Ahead of Ayodhya ruling, CJI meets UP’s Chief Secretary, DGP in chamber

Ananthakrishnan G
The High Court had ordered three-way division of the disputed Ayodhya site spread over 2.77 acres, awarding it to the Nirmohi Akhara sect, the deity Ramlalla Virajman and the UP Sunni Central Waqf Board. (Express photo by Prem Nath Pandey)

The outcome of one of India’s most significant and sensitive litigation will be known Saturday morning when a five-judge Constitution Bench, headed by Chief Justice of India Ranjan Gogoi, rules on appeals challenging a 2010 order on the title to the disputed Ram Janmabhoomi-Babri Masjid site in Ayodhya.

The Bench, also comprising Justices S A Bobde, D Y Chandrachud, Ashok Bhushan and S A Nazeer, will meet at 10.30 am Saturday to pronounce the judgment it had reserved on October 16 after hearing arguments over 40 days against the September 30, 2010 verdict of the Allahabad High Court.

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The High Court had ordered three-way division of the disputed Ayodhya site spread over 2.77 acres, awarding it to the Nirmohi Akhara sect, the deity Ramlalla Virajman and the UP Sunni Central Waqf Board.

On Friday, hours before the Supreme Court notified the Saturday sitting, CJI Gogoi met Uttar Pradesh Chief Secretary Rajendra Kumar Tiwari and Director General of Police Om Prakash Singh in his court chamber.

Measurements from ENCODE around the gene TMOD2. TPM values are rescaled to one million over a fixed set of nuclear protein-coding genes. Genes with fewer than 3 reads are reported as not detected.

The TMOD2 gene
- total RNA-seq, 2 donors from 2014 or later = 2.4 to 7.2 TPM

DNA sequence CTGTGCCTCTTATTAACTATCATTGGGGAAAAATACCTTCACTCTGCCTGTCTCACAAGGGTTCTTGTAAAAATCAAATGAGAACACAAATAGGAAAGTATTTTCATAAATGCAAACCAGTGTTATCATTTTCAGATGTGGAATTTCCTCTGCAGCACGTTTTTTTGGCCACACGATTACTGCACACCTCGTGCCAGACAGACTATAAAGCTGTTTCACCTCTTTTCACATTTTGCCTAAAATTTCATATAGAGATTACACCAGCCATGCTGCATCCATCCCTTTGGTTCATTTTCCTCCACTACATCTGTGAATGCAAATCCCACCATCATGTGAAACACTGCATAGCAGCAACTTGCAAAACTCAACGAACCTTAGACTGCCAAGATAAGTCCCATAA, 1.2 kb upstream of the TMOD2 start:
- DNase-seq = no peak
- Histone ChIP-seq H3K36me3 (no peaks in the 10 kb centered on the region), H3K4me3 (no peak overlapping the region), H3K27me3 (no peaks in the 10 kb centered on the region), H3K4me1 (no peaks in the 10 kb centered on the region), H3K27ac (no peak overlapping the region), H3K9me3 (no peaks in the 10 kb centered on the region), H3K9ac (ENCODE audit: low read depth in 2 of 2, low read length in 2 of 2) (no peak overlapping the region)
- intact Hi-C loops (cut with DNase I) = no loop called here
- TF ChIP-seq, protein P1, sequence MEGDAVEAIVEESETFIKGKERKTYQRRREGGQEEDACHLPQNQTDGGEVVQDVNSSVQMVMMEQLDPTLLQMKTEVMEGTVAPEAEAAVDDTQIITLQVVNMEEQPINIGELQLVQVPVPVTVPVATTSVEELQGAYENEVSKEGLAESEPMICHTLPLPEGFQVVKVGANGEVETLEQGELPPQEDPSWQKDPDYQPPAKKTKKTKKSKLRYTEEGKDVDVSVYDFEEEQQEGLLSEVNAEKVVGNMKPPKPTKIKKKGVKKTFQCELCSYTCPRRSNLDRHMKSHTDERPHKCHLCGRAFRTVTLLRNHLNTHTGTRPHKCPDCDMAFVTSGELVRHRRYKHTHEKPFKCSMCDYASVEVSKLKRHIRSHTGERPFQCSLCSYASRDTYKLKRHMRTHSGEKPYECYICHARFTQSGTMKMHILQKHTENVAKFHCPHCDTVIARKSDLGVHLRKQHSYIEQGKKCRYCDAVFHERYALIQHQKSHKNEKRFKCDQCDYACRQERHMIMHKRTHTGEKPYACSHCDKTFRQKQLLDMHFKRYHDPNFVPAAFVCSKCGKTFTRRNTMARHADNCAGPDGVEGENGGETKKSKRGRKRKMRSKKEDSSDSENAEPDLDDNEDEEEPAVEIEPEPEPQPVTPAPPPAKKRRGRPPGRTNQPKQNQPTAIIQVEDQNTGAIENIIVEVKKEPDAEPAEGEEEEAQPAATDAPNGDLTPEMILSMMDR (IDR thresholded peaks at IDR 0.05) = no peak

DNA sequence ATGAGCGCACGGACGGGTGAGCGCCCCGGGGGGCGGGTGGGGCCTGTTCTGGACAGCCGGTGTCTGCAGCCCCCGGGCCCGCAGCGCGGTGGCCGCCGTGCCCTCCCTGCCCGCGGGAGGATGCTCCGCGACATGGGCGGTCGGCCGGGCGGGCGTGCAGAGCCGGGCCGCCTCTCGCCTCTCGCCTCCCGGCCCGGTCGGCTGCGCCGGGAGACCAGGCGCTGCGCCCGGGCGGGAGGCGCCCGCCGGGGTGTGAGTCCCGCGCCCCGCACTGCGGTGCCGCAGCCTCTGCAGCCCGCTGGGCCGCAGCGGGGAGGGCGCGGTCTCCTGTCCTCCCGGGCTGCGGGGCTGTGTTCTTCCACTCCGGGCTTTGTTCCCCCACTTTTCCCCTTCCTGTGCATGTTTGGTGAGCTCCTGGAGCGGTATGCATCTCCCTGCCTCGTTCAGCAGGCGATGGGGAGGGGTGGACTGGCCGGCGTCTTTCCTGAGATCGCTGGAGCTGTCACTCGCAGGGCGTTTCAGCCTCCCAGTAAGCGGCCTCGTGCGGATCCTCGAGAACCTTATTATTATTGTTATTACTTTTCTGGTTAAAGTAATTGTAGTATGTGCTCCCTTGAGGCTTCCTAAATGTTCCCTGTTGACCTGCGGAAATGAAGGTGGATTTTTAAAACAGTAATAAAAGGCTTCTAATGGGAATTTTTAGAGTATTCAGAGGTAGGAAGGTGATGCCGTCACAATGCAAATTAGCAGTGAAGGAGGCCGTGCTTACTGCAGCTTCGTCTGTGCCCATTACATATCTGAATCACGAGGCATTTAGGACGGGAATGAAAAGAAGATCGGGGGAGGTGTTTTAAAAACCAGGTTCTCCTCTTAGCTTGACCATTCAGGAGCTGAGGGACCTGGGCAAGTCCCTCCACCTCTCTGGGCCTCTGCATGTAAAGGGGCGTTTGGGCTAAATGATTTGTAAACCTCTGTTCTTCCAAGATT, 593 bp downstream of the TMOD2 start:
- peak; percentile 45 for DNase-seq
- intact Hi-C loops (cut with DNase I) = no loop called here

It is learnt that the state’s two top officers, who were called to the court, discussed the security arrangements and other measures in place for maintenance of law and order once the judgment is pronounced.

Once the Bench reserved its order on appeals against the High Court order, the judges had less than five weeks to write their judgments because CJI Gogoi would retire on November 17. Working overtime, they completed the task in 23 days.

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During the arguments, the counsel for Ramlalla Virajman staked claim to the disputed site and the adjacent land acquired by the Centre in 1993 following the demolition of the Babri Masjid on December 6, 1992. The counsel said the adjacent land too was important for Hindus since it would be needed for devotees visiting the proposed Ram temple.

The Muslim parties, on the other hand, urged the Bench to keep in mind that its judgment in the case will have far-reaching implications. They said they hope the Bench “in moulding the relief, upholds our multi-religious and multi-cultural values in resolving the issues confronting it”.